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Katie Pinke with Nancy Grossi on Grossi's northern California dairy farm in 2011. (Katie Pinke/Agweek)

How social media can build real friendships that last

This past week provided a stark reminder of the importance of social media and how it can be used as a tool for positivity and to build lasting relationships.

More than 10 years ago, I started a blog from our rural area on the North Dakota prairie. I remember distinctly when a person who I didn't know commented on my blog. It opened me up to the World Wide Web awareness that not only my mom, grandma, sister and a few friends were reading my little blog.

The blog comment was from someone named Nancy and her blog was (and still is) The Wife of a Dairyman. She lived in a faraway land from my rural North Dakota location, all the way in ... California. Nancy and I commented back and forth on one another's blogs and built a relationship through social media, based on shared values.

Fast forward a couple of years. Through my past work with AdFarm, I was working with agriculture clients in California, and Nancy came to a northern California town, Yuba City, to a training I was a part of. I distinctly remember meeting Nancy. I felt like we already were friends and jumped right into what I think is critical in all relationships, offline conversation and time together.

Social media is a tool to connect us to like-minded and different thinkers than us, whatever we choose. We choose to make social media the experience what we want it to be.

All of us connect on many levels and on different platforms, but my years working in digital strategy have taught me to sniff out a fake a few times. I've learned a social media connection is not a true friend until you've spent offline, in-real-life time together.

Through work and blogging, Nancy and I spent in-person time together for a number of years. We went to the World Ag Expo in Tulare, Calif., together, to a couple of Blogher conferences in New York City and Chicago, and we were part of a California blogger tour together. I met her family when I stayed at their dairy farm once.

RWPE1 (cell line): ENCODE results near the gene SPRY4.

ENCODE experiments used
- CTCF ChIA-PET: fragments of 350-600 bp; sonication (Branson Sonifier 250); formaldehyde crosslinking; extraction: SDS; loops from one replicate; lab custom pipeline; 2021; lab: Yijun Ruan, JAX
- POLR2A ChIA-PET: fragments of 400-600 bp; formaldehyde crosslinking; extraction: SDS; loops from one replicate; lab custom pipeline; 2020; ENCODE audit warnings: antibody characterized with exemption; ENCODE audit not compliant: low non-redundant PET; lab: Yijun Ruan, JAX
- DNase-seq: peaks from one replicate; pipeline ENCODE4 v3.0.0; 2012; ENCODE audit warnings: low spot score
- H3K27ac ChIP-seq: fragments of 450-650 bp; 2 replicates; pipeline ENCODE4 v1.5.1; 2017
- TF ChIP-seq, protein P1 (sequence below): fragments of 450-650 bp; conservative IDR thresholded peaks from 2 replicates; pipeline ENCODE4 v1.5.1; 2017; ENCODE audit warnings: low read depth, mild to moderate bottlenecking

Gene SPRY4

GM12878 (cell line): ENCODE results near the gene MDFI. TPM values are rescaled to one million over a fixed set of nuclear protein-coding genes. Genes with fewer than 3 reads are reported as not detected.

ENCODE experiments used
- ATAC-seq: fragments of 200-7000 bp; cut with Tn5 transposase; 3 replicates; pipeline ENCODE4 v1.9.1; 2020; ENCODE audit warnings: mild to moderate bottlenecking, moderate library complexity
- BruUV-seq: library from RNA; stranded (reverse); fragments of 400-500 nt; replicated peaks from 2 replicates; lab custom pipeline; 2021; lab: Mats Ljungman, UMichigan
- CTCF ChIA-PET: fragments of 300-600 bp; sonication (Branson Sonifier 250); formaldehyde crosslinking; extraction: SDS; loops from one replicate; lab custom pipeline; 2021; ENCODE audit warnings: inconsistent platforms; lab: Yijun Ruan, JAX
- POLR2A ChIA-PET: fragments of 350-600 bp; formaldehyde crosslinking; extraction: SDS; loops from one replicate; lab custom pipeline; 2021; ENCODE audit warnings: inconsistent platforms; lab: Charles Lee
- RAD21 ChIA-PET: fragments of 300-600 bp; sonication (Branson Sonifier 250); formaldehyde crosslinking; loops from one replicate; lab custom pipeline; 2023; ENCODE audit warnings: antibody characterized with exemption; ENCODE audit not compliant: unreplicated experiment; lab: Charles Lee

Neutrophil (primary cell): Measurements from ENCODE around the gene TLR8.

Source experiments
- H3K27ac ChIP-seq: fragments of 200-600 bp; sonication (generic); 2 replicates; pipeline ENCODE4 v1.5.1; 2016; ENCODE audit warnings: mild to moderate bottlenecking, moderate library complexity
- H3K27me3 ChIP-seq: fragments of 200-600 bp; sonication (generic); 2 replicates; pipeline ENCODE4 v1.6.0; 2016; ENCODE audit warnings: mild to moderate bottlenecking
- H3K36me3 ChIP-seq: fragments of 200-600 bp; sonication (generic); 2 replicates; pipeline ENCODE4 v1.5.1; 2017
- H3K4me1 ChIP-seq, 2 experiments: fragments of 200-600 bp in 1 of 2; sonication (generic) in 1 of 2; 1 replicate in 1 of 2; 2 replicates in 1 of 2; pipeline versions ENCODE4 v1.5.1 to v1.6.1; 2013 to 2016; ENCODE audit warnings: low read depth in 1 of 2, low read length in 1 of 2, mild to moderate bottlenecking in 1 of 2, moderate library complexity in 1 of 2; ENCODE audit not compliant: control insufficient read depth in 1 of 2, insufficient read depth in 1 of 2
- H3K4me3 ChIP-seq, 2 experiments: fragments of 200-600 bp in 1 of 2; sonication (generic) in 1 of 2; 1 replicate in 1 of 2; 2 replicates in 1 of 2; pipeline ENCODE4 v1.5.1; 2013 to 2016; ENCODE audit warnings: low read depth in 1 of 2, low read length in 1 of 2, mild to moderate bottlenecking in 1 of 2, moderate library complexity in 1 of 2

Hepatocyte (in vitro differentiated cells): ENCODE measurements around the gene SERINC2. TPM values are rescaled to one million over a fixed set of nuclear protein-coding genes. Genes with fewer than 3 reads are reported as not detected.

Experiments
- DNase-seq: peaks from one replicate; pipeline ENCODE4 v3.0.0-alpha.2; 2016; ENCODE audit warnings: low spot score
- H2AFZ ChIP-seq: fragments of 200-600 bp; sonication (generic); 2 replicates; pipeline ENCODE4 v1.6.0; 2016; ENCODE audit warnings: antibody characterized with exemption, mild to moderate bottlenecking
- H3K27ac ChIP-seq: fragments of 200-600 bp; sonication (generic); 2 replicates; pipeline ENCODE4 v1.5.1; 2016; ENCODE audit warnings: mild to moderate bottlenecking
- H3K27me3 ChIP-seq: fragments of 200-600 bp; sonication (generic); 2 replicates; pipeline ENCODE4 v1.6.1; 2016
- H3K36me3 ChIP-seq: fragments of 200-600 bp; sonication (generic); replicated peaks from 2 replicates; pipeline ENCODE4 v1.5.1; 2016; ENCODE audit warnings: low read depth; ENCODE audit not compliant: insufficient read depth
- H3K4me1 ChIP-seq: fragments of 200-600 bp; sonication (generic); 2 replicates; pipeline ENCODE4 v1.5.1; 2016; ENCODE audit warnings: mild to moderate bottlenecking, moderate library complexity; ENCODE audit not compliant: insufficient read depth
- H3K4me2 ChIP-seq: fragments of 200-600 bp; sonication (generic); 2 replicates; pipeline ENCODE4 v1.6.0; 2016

My career path changed and my interactions and connections over the past five years with Nancy have been solely online and exchanging Christmas cards. Friendships can fade without in-person time but social media has the ability to keep connections that may otherwise be lost.

This past week, my family and I have been traveling together for a family wedding in California. My mother-in-law's favorite pastime is watching baseball. We attended a San Francisco Giants game for a family fun activity. Not only did Nancy, her husband and kids attend the same game, they had tickets in the row right ahead of us and drove in hours of traffic — on a school night for their kids, nonetheless — to make it happen.

Far more than the outcome of the game or how tasty the two-for-one Giant hot dogs were, having Nancy and her family meet my family was rewarding to me. Nancy and I picked up right where we left off, and I was reminded how much we enjoy one another's company. Despite differences in our lives, we have deep shared connections around our families, parenting and agriculture.

Using social media for good is possible. It is up to you how you foster relationships utilizing social media or not. Real relationships and friendships are not solely rooted in the immediate people around you in the community or area you live and work. Find your people, your "tribe," your network or community — whatever term you want to give them. They might not share your zip code, but they can have shared interests, values and provide mutual support as friends, online and offline.

Seeing Nancy reminded how genuinely grateful I am for the positives of social media, for its ability to connect and build lasting real relationships and friendships. Social media is the connector for relationships, but offline time cements the friendship.